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7 Ways Your Pet Could Be Making You Sick — and How to Fix Them

Cats and dogs are wonderful for their companionship, affection and unconditional love, but as much as we hate to admit it, they’re not always the easiest to live with. Behaviors like barking, pulling on the leash and scratching can cause stress and injury. Plus, simply being near a pet can bring on the sniffles or make you sick. Thankfully, many of those injuries and illnesses can be prevented.
Here are seven common ways cats and dogs can negatively impact your health — and what you can do to help fix them.

Your Cat’s Nighttime Adventures Are Ruining Your Sleep

You’re not the only one who tosses and turns at night while your cat runs around the room, scratches at the door or cries loudly. According to a recent study by the Mayo Clinic, 10 percent of pet-owning patients who visited the clinic’s sleep center reported that their pets disturbed their sleep. That may not seem significant, but in a similar study in 2002 by the Mayo Clinic, only 1 percent of pet-owning patients reported disturbed sleep from pets.
Thankfully, it is possible to get your cat on your sleeping schedule. Dr. Marty Becker recommends changing your cat’s mealtime from morning to night, making more time for play and adding enrichment to his environment with food puzzles, window perches and even cat videos. And if you want to stop your kitty from waking you up every morning, try ignoring her. When she realizes that she’s not getting any attention from you, chances are, she’ll eventually stop being such a reliable (and annoying) alarm clock.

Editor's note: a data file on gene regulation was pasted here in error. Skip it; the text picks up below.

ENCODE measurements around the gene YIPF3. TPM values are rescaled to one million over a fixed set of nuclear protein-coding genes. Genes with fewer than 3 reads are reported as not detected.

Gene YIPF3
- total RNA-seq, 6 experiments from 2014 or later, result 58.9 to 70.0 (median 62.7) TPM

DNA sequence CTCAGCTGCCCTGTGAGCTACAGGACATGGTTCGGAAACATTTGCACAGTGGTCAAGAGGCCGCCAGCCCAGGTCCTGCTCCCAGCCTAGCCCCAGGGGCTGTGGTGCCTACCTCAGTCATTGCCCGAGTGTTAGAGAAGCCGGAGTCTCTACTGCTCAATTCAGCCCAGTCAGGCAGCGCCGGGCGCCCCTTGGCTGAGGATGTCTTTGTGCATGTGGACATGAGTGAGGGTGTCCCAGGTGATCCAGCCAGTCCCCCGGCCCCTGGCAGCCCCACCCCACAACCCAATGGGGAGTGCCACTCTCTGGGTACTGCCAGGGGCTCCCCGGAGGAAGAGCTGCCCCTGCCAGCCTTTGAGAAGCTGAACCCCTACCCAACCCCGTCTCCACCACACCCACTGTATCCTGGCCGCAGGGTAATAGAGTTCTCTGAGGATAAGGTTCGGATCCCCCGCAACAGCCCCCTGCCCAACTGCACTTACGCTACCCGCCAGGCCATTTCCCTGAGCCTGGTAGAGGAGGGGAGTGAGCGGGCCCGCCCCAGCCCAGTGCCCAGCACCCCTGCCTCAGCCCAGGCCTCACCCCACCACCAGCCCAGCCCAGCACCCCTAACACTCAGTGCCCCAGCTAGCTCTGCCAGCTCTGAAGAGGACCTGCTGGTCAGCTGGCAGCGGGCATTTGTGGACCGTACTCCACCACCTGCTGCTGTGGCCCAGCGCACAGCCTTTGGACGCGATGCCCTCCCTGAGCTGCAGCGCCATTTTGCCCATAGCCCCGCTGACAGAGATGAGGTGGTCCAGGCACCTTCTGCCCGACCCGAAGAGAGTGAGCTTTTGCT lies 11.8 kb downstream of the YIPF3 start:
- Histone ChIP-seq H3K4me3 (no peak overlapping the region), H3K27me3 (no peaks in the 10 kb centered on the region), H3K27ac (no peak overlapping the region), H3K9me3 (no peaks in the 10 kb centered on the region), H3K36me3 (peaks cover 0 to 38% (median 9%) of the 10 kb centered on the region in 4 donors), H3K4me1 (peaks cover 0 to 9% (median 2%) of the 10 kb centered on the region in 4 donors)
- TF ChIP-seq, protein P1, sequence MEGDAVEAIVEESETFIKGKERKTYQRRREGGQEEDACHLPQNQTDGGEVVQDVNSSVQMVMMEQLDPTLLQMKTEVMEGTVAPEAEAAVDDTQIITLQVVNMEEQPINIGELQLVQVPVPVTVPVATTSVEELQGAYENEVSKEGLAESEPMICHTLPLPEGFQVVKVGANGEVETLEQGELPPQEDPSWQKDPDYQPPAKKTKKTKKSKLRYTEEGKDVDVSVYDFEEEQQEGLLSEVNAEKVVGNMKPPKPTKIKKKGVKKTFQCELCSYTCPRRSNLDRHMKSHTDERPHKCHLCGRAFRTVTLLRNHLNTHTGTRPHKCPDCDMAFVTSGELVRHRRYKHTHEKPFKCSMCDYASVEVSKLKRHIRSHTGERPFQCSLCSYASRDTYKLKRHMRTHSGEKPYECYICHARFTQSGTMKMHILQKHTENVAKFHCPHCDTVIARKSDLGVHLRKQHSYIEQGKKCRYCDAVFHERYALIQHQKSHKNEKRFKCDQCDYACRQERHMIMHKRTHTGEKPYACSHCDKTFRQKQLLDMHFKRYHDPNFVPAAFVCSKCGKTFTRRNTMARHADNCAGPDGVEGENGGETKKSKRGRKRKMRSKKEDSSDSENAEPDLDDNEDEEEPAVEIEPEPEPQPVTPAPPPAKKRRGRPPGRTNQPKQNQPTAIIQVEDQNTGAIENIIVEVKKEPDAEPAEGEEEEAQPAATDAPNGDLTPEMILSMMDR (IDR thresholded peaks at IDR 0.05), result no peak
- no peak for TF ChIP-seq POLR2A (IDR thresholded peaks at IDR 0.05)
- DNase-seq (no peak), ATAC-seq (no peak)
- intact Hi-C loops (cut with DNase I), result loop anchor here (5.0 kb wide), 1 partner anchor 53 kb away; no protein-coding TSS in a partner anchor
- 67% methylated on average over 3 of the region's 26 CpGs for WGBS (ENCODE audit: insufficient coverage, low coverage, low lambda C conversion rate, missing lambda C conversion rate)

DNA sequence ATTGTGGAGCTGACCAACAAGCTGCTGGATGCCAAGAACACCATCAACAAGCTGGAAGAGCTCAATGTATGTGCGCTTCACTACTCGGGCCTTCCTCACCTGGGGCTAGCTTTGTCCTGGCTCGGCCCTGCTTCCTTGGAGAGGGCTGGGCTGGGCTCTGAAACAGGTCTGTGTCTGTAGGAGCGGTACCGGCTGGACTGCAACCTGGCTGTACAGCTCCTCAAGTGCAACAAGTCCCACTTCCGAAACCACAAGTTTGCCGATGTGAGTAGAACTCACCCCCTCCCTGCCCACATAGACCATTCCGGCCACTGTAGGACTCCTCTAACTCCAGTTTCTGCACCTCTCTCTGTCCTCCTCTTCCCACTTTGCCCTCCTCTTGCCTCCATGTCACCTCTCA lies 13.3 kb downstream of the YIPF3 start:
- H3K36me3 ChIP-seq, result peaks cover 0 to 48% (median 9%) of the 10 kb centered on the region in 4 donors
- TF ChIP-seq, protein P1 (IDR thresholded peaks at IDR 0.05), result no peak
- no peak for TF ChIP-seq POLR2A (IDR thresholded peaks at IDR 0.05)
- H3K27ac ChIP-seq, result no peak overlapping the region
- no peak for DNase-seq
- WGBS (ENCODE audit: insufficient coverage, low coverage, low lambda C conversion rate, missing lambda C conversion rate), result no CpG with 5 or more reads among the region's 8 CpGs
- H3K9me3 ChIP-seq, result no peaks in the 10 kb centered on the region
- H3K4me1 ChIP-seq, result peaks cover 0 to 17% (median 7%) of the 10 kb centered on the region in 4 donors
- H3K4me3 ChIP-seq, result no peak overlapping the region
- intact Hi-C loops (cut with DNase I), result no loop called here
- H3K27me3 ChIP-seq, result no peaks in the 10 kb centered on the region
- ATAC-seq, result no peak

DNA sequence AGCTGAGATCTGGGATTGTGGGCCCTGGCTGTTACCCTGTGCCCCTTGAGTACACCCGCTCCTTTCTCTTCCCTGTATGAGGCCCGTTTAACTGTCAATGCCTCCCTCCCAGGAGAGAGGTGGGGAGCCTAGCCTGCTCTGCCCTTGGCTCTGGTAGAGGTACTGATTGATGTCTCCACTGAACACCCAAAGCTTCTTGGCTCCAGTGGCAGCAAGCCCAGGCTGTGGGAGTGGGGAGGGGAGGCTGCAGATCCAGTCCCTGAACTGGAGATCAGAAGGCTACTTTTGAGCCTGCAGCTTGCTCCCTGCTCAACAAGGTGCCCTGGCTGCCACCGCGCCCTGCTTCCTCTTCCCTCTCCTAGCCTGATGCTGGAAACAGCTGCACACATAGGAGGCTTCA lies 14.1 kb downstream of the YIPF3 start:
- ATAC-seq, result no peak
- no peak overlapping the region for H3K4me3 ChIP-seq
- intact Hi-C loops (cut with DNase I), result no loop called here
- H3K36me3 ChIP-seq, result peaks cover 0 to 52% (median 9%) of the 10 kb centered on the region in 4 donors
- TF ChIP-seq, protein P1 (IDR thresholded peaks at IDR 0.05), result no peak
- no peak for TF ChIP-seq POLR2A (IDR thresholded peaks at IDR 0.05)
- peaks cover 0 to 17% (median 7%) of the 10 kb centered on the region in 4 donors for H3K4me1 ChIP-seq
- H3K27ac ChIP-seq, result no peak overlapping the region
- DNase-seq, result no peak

You’re Hurt From Your Dog Pulling on the Leash

Walking with your dog can boost your health, but it can also cause injuries, according to multiple studies. One hospital in the United Kingdom recently reported 37 cases of injuries caused by dogs — and most of the injured were pulled over while walking, while others tripped on walks or were knocked over by their pets. Plus, a 2009 Centers for Disease Control (CDC) report found that emergency rooms see an average of almost 87,000 fall-related injuries per year, and dogs cause nearly 88 percent of them. In addition, many of those fall-related injuries caused by dogs happened when pet owners were walking them. So really, it’s in your best interest to teach your dog to behave on a leash.
To help prevent leash pulling, train your pup to walk on a loose leash. When your dog pulls hard enough to make the leash tight, stop in place and don’t move forward until the leash is loose again. If he’s pulling to smell a bush or greet a dog, allow forward movement only while the leash is loose. Dogs are more likely to pull on back-clip harnesses and flat collars, so consider trying a front-clip harness or head halter instead.

Your Cat Is Scratching Your Hands

Are your hands covered in scratch and bite marks? You might be partially to blame. Many people use their hands to rile up and play with kittens. This might seem cute at first, but your kitten is going to grow up and have sharp teeth and claws. The behavior is even more troubling in light of a study published in The Journal of Hand Surgery that found that 30 percent of patients with cat bites on their hands were hospitalized. The researchers further noted, “Cat bite injuries to the hand can progress to serious infection. The treatment of such infections often requires hospitalization, intravenous antibiotic therapy and operative treatment.” Ouch!